Parents and caregivers want to protect their children when faced with threat. Often, when children are confronted with upsetting sights, sounds, or content, parents engage in avoidance, hiding or protecting their children from whatever may be upsetting to them. It is understandable because it hurts adults to see children in pain. Parents and caregivers often do what it takes to lessen or remove the source of upset in the quickest way possible.
Unfortunately, avoidance is not a helpful long-term solution to protect youth. At some point, children or adolescents will witness or experience a troubling event or come across information they find upsetting or shocking. Even though it may be tempting to continue to use avoidance, it is important to help your child or teen learn how to cope.
We’d like to thank Drs. Daniel Chorney, Maureen Whittal, and Lynn Miller, members of our Scientific Advisory Committee, for preparing this Anxiety Canada resource. We also extend our thanks to Victoria Datsko and Dana Koren Lupynis for their volunteer translation services.
How to Talk to Children About War, Trauma, or Other Challenging Topics
Talk, Talk, Talk
Talking with your children about challenging topics helps them work through thoughts and feelings they may find confusing. Parents sometimes forget that children may be experiencing these situations for the first time.
Children may need assistance with basic concepts, such as naming what feeling(s) they are experiencing, understanding why they are thinking about the situation so much, and why they need to ask if what they are feeling is normal.
We know that “opening up” and expressing oneself in relation to stressful thoughts and feelings can lead to improved physical and mental health. Children can open up by talking about the situation with friends or loved ones, writing about it, or drawing pictures of their upsetting thoughts and memories that they can share with others.
By avoiding talking about it or attempting to ignore it, children may think it’s “not okay” to talk about their concerns. They also may become afraid to ask questions they have or think that it’s normal to feel nothing in response to very upsetting events.
Monitor and Educate
Children today get news from a wide variety of sources, and unfortunately, much of this can be false. In an age where misinformation can sometimes feel more like the norm, it is vital to help children know where to look for trusted information. Help your child distinguish between what is an opinion and what are facts.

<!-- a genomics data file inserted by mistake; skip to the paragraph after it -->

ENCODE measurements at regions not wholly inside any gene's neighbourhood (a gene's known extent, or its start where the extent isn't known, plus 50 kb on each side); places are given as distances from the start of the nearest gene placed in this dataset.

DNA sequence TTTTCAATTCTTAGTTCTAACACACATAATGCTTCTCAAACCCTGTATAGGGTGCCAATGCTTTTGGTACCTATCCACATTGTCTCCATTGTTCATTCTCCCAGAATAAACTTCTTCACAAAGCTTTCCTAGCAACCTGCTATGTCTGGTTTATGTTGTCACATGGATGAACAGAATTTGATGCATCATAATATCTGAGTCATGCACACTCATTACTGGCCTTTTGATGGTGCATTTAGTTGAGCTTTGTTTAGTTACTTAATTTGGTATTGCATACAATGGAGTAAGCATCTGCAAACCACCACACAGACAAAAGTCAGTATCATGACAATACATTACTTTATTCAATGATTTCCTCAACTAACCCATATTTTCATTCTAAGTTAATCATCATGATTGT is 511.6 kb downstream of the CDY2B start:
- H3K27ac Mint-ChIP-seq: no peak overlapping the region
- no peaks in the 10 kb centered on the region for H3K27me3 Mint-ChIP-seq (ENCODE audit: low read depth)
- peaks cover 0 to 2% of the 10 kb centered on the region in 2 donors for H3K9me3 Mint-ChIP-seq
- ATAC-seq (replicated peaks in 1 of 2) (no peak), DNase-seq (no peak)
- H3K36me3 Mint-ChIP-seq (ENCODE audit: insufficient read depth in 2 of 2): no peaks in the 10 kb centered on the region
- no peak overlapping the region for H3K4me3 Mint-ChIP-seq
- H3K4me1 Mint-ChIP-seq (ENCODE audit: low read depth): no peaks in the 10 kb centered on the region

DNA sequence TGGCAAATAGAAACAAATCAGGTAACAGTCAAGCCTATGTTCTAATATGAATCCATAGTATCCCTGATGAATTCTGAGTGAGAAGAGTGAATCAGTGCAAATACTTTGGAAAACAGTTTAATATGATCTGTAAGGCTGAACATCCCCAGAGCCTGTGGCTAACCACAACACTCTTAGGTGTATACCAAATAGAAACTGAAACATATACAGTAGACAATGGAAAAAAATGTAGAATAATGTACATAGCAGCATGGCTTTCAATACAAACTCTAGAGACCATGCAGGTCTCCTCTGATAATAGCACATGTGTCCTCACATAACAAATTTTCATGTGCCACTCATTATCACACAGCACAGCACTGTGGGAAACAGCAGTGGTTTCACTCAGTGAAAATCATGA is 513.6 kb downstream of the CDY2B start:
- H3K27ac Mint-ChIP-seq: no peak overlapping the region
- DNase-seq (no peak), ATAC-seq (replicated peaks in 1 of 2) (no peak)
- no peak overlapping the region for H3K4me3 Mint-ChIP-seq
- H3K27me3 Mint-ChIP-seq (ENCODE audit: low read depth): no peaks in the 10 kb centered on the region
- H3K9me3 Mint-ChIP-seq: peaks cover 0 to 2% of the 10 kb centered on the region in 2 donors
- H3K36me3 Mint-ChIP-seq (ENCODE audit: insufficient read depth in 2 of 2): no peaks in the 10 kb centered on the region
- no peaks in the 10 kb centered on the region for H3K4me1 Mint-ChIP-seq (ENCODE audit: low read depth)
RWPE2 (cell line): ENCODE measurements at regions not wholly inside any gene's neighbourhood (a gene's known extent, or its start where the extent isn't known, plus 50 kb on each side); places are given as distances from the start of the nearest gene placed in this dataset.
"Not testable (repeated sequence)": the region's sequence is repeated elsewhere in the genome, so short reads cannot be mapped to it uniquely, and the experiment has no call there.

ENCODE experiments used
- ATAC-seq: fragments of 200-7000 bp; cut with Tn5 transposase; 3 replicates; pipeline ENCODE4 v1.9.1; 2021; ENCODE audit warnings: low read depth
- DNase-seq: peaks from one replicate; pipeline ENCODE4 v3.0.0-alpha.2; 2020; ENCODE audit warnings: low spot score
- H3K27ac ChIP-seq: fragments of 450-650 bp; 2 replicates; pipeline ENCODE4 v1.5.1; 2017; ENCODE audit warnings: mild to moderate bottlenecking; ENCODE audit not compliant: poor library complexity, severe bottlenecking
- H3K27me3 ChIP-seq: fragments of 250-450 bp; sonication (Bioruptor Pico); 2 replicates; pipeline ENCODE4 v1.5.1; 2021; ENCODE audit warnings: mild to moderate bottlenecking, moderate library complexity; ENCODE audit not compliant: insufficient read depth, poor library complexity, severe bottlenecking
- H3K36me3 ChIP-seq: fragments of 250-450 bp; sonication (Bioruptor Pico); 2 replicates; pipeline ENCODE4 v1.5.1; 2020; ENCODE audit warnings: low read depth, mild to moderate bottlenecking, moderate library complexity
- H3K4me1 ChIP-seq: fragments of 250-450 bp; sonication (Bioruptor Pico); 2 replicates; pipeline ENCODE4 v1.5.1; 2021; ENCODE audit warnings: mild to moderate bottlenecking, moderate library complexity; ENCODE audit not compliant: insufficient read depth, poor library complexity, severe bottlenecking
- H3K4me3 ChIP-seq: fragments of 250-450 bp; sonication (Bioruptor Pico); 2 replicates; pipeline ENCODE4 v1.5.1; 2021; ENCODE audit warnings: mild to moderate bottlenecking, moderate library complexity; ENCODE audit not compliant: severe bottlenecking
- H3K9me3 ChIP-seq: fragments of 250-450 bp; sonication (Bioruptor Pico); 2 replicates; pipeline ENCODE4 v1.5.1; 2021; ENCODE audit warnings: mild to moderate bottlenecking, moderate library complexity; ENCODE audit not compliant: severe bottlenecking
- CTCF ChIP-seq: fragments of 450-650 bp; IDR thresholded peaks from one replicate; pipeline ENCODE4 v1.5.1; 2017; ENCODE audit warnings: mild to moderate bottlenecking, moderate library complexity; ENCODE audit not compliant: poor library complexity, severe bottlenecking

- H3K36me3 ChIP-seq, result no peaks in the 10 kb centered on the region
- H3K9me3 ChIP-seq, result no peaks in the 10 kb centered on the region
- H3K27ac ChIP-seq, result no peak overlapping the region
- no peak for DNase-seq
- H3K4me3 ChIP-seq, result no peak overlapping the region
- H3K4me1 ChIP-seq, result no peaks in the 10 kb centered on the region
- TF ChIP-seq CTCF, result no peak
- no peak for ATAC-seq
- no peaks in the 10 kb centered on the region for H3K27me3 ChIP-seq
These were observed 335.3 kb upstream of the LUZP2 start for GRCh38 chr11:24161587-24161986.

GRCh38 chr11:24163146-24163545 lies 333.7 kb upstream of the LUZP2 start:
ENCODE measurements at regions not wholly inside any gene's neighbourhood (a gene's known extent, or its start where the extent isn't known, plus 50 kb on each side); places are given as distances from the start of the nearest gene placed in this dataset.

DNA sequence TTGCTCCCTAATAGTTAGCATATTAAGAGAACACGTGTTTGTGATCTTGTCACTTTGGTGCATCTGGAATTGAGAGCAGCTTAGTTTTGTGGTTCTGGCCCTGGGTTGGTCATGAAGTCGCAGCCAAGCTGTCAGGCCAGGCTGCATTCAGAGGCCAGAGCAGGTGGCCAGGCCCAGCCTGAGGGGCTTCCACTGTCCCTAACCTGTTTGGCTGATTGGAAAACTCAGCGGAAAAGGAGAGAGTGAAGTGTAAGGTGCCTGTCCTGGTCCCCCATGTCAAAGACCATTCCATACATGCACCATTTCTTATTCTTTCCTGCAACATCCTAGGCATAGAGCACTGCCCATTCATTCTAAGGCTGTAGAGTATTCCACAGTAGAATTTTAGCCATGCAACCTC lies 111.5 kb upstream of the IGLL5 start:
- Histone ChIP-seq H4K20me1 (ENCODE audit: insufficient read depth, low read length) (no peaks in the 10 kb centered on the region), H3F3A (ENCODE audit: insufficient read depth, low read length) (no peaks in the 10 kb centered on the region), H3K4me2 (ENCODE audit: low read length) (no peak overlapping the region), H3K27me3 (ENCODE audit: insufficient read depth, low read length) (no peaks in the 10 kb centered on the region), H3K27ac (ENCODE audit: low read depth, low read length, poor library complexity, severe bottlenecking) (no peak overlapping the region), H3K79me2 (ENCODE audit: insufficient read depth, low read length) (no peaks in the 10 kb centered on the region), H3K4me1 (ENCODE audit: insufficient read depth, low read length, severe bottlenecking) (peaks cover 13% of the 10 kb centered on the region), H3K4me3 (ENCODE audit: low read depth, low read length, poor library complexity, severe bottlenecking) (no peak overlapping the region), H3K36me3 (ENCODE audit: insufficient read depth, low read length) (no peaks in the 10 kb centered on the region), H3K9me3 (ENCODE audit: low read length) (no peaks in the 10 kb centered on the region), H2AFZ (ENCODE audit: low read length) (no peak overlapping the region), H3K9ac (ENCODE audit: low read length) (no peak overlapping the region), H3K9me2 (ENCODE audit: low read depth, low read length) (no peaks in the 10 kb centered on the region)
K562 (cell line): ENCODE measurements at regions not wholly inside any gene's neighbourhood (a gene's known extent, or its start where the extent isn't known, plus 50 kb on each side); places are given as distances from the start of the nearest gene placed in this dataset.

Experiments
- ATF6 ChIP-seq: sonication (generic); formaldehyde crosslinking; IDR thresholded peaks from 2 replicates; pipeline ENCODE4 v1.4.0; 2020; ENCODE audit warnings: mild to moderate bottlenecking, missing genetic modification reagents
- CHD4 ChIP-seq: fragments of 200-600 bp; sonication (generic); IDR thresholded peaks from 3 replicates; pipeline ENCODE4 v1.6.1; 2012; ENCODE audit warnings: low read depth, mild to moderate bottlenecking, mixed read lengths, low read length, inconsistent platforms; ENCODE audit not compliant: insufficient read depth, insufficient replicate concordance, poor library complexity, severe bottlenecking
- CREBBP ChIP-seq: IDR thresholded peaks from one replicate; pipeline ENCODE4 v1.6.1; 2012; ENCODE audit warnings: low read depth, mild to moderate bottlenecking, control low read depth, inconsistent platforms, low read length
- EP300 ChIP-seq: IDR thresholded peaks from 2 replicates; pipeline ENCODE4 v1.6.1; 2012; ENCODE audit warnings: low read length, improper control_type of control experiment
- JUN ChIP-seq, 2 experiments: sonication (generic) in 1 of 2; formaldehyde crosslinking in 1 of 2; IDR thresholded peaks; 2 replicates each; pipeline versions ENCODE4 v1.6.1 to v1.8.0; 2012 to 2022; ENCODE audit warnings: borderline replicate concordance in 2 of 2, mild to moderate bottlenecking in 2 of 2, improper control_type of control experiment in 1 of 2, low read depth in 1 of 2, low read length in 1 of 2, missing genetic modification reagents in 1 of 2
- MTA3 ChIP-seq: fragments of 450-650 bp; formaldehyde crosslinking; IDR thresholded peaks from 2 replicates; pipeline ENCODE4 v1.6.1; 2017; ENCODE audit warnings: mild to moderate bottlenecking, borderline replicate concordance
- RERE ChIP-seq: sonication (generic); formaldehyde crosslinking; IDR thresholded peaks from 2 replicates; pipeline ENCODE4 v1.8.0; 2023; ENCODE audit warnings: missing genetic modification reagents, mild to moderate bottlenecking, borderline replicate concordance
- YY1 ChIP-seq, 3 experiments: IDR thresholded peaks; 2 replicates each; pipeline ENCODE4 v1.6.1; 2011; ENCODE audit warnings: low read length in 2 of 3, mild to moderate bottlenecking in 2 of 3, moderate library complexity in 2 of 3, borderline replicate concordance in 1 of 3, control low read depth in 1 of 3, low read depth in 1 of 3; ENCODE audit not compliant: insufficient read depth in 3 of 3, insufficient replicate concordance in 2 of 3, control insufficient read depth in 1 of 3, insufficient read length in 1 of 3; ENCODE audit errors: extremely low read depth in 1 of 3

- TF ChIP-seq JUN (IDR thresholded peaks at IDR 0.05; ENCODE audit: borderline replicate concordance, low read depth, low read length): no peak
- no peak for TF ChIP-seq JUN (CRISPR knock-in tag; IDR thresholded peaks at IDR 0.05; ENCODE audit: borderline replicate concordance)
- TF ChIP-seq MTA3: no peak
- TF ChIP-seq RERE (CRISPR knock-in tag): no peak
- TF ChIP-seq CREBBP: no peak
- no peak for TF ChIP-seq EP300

Larger news organizations (e.g., CBC, New York Times, BBC) may lean in a particular direction but tend to fact-check and cite sources. In contrast, posts to social media sites or blogs can often be opinion pieces that may seem compelling but actually contain little or no factual information. Talk about obtaining information from multiple sources and how social media can be both helpful and unhelpful.
Help your children understand that sometimes what looks like a balanced reporting of facts is instead one-sided and in favour of one belief or another depending on the source of information. Whenever possible, encourage your children to always go to the original source of information rather than accepting a re-post or sharing of information as being the truth.
Be honest, but age-appropriate
It can be hard to know how much to say and what to say, especially with younger children. Adolescents vary in how much attention they pay to world events — it is normal for many teens to be more focused on themselves and their close friend group compared to people they don’t know. On the other hand, some children may have questions or fears about how frightening events may impact them, their family, and their future.
Try to provide open, honest, and factual answers; they will likely be forming their own opinions about what is happening around them. Very young children (preschool-aged or similar) may require an analogy or story to help them understand the situation.
You may find it helpful to keep your answers brief and simple — for example, “This is what happens when one country hurts another country” — and children may struggle to understand why this occurs. It’s important for parents to know they can say “I don’t know” in these situations, especially when answers aren’t clear even to adults.
With younger children, providing too much information or exposing them to too much content can lead to an increase in anxiety, so err on the side of less information. If your children have more questions, let them know they can ask you additional questions at any time.
However, be careful to not provide the same information over and over — it is a sign that your child may be worried and asking for answers that may not be available (e.g., “Will everything be okay?” or “Why did this happen?”). An appropriate answer might be, “I’m worried too, but we should focus on what we can control and not let our worried thoughts take over.”
This Anxiety Canada resource was prepared by Drs. Daniel Chorney, Maureen Whittal, and Lynn Miller, who are all members of the Scientific Advisory Committee. Volunteer translation services were provided by Victoria Datsko and Dana Koren Lupynis.